Note carefully how she refers to the child: “our baby.” The fact that the life within her was indeed a baby, and not just a mass of tissue, comes out even in how she remembers the baby in her regrets.
Anya, on the other hand, says she has no regrets. She had abortions in 2003 and 2006. When going to get the second abortion, her boyfriend was emotionally distressed, so she told him to pull over so she could drive. “I respect that it was an emotional experience for him. I never think about the abortions. When I tell people, they respond with a panic face, and when I say I’m truly okay with it, they make a second panic face. I end up comforting them.”
Alex, age 24, also had two abortions. “Sometimes you regret and sometimes you feel good,” she says. “You think, ‘the baby would be a year old now.’” Once again, the baby is still on her heart as a baby, and nothing less.
Maria, on the other hand, had an abortion in Pennsylvania in 2003. As she was cramping in the clinic after the abortion, her husband asked her where she wanted to go on vacation. “We booked a trip to Spain,” she says. Did her conscience follow her to Spain?
Why did New York publish this cover story? Meaghan Winter asserts that “abortion is something we are more comfortable discussing as an abstraction.” She may be right. Pro-lifers reading this important article must come to terms with the fact that so many women find themselves in such personal distress that they see abortion as the way out, even if that means the death of the baby. This underlines the noble and essential work of crisis pregnancy centers and the necessity of ministering to and assisting these women long after they choose life for their babies.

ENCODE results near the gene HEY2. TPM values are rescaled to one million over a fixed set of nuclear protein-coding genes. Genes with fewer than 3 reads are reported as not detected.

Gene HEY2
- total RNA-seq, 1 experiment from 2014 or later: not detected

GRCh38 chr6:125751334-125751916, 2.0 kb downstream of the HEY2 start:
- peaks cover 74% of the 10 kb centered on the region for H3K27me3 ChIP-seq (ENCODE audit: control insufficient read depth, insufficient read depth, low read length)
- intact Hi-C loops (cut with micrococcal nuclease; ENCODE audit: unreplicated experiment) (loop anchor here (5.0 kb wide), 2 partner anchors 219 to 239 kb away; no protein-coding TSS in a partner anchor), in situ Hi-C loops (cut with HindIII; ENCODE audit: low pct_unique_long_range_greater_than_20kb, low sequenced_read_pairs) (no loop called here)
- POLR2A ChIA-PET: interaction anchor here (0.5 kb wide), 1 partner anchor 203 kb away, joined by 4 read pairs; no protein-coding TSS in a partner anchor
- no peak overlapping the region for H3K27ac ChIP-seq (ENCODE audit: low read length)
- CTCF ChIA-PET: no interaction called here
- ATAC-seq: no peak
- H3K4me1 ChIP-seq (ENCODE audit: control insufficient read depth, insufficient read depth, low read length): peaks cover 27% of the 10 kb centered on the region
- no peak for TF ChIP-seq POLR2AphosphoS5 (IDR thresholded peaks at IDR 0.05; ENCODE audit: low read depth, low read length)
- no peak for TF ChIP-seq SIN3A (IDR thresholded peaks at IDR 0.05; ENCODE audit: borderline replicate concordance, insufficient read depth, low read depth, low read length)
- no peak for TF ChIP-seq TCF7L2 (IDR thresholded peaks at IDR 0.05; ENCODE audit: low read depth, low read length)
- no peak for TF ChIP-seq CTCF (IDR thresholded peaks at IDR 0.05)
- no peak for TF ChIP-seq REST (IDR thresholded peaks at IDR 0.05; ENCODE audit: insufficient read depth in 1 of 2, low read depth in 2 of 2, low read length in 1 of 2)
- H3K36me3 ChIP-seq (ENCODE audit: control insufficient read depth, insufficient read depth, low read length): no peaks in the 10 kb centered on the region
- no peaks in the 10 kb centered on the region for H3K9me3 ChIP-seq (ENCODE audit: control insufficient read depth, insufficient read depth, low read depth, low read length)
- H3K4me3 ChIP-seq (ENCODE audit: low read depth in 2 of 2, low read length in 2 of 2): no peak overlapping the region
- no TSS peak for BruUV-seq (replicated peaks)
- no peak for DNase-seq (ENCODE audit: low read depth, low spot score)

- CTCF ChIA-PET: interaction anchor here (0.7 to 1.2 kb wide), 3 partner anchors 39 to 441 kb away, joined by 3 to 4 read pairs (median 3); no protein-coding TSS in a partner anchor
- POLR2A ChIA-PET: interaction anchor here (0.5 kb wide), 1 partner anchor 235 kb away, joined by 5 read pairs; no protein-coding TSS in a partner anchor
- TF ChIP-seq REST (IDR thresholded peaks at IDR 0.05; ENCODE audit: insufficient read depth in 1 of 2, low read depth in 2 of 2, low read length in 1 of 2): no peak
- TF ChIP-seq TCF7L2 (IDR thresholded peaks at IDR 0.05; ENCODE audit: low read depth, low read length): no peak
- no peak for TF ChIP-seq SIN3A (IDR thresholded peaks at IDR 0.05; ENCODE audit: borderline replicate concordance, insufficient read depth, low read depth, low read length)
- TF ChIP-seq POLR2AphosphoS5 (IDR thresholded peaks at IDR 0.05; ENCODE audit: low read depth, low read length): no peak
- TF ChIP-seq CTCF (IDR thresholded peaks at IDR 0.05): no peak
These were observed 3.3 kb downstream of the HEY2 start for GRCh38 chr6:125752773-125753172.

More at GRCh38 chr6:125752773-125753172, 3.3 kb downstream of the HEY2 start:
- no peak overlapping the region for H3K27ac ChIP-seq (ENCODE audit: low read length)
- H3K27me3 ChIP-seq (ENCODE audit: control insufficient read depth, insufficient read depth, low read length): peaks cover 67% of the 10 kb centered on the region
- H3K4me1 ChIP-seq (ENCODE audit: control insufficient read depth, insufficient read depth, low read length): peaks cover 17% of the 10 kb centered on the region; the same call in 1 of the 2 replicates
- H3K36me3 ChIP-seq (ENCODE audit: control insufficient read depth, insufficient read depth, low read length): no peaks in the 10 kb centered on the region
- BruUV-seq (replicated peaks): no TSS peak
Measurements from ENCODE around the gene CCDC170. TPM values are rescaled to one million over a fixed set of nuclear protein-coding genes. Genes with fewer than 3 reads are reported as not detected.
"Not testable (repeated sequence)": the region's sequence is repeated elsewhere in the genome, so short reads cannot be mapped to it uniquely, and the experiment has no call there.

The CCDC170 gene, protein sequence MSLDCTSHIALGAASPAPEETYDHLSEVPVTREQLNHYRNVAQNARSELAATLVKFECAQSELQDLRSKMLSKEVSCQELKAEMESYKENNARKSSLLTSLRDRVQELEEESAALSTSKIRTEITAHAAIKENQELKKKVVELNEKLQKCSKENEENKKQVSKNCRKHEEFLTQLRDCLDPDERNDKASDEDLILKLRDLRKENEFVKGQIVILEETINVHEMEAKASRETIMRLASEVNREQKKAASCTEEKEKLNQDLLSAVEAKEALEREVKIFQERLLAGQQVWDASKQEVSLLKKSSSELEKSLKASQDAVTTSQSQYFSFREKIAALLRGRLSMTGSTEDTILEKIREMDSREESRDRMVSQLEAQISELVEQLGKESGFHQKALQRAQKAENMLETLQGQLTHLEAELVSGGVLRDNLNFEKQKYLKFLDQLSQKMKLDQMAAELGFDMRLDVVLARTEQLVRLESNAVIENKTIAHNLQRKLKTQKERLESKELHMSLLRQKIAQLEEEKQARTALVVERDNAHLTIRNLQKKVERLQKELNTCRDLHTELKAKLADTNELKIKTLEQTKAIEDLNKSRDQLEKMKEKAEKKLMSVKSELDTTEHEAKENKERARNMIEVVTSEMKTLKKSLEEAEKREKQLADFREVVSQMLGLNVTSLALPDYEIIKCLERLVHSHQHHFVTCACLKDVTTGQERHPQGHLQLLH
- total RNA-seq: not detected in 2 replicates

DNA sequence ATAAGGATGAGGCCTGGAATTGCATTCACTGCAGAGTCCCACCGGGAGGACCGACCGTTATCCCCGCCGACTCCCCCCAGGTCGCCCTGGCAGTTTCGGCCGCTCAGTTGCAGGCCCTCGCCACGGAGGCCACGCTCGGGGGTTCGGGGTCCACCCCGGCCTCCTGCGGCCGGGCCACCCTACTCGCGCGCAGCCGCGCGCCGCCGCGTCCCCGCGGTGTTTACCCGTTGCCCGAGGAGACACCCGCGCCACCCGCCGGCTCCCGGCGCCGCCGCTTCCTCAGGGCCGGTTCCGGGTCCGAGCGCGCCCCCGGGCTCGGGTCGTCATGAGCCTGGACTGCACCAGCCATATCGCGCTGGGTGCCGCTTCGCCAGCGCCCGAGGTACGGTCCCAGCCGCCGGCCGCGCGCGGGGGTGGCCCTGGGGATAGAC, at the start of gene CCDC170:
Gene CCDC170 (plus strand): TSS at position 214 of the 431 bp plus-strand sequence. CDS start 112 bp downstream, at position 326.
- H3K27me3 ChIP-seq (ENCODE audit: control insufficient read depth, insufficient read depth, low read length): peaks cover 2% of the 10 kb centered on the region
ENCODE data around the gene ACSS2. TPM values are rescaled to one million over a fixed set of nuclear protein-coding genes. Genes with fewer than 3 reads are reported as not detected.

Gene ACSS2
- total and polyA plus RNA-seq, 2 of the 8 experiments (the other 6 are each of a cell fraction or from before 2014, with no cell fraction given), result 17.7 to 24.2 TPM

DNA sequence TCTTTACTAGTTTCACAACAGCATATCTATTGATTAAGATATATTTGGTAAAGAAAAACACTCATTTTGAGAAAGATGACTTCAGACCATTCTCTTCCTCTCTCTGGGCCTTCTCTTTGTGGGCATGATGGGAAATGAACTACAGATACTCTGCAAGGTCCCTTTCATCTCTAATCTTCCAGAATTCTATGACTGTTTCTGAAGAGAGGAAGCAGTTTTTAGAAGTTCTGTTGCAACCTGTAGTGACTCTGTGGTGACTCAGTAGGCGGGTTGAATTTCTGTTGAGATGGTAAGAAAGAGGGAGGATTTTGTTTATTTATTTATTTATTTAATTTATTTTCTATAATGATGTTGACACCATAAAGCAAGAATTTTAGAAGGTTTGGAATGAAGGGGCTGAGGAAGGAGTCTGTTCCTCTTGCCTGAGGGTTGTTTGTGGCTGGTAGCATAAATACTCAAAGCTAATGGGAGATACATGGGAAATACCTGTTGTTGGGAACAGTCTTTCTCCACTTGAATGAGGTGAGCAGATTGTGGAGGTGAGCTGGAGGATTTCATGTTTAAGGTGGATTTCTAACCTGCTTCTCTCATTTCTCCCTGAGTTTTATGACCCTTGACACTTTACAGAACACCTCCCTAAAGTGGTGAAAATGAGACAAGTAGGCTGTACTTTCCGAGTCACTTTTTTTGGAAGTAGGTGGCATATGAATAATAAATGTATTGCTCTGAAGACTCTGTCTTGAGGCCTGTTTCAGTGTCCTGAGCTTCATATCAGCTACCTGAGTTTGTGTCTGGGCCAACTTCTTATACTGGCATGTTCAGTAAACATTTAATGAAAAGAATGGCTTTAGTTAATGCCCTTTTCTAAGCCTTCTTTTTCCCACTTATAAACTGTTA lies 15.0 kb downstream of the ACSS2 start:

If the purpose of this article was to assist women to overcome the stigma of abortion, it is hard to imagine that it succeeded. The fact that this article appears four decades after Roe is proof that the decision failed to reset the nation’s conscience on abortion.
The pro-life movement faces huge challenges in the task of reaching the nation’s conscience, but there are also great opportunities. This article reveals both in full force.
For the advocates of abortion, these testimonies offer a clear refutation of their strategy of doing everything possible to speak constantly of a “woman’s right to choose,” while avoiding any reference to the baby. The baby refuses to disappear. When these testimonies of abortion reveal the very women who had an abortion speaking of “our baby” and noting that “the baby would now be one year old,” the moral bankruptcy of the pro-abortion argument is there for all to see. The baby refuses to leave the picture.
That essential point is powerfully revealed in Bryce A. Taylor’s eloquent poem, “How to Have an Abortion,” originally published at First Things:
Don’t think about the freckles he, or she,
Might have, or how much hair, how big a grin,
Or whether swimming would come naturally,
Or whether–it?–might play the violin.
Don’t think of prom, don’t think of puppy love
Or calculus, or snow, or spring in bloom,
Or anything that might remind you of
The future now contained within a womb.
Don’t feel anxiety, don’t feel regret,
Don’t fret about some otherworldly guilt.
Don’t feel the bond of parenthood, don’t let
Insane outmoded Don Quixotes tilt.
At private windmills–don’t spill any ink
Examining yourself. Don’t feel. Don’t think.
Meaghan Winter says that Americans prefer to speak of abortion as an abstraction. But, as that poem makes so clear, the baby will not agree to remain an abstraction. For that reason we should see this important cover article as proof of the urgency and the enormity of our challenge in the defense of life—and as evidence of our opportunity as well.
This article was originally posted at the AlbertMohler.com blog.